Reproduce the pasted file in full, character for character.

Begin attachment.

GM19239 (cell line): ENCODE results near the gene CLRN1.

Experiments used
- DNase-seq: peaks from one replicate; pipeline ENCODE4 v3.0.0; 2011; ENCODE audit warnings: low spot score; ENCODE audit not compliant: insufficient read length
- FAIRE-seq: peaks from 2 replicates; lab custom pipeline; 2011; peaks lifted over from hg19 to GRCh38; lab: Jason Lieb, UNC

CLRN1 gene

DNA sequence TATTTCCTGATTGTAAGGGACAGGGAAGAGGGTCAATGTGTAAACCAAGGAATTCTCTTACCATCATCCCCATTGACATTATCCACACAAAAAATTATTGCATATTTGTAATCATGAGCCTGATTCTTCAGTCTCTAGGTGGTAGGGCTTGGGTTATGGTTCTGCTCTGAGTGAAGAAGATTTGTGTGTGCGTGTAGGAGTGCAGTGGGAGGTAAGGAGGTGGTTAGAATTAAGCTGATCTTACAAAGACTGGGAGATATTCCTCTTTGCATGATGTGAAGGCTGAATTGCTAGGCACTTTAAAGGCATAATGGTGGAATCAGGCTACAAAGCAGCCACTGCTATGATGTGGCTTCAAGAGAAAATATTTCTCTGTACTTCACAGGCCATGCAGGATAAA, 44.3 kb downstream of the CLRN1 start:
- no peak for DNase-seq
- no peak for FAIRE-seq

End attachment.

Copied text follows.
GM19239 (cell line): ENCODE results near the gene CLRN1.

Experiments used
- DNase-seq: peaks from one replicate; pipeline ENCODE4 v3.0.0; 2011; ENCODE audit warnings: low spot score; ENCODE audit not compliant: insufficient read length
- FAIRE-seq: peaks from 2 replicates; lab custom pipeline; 2011; peaks lifted over from hg19 to GRCh38; lab: Jason Lieb, UNC

CLRN1 gene

DNA sequence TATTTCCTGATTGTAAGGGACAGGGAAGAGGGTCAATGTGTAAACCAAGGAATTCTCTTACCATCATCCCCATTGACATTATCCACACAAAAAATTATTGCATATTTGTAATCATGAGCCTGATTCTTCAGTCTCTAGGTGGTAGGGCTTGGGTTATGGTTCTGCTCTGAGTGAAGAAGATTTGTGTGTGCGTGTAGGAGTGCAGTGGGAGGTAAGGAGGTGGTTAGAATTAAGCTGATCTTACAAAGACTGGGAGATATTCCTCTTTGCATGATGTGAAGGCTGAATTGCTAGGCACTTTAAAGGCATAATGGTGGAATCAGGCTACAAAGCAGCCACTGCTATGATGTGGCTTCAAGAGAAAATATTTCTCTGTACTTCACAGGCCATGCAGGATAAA, 44.3 kb downstream of the CLRN1 start:
- no peak for DNase-seq
- no peak for FAIRE-seq